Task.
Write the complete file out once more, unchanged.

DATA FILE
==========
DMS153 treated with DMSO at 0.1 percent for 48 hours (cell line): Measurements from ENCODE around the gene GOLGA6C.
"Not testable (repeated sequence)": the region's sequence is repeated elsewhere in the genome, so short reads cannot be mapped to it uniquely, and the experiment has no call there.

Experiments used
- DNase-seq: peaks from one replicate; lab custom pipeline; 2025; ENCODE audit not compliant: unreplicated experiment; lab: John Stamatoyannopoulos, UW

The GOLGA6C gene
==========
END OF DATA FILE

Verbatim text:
DMS153 treated with DMSO at 0.1 percent for 48 hours (cell line): Measurements from ENCODE around the gene GOLGA6C.
"Not testable (repeated sequence)": the region's sequence is repeated elsewhere in the genome, so short reads cannot be mapped to it uniquely, and the experiment has no call there.

Experiments used
- DNase-seq: peaks from one replicate; lab custom pipeline; 2025; ENCODE audit not compliant: unreplicated experiment; lab: John Stamatoyannopoulos, UW

The GOLGA6C gene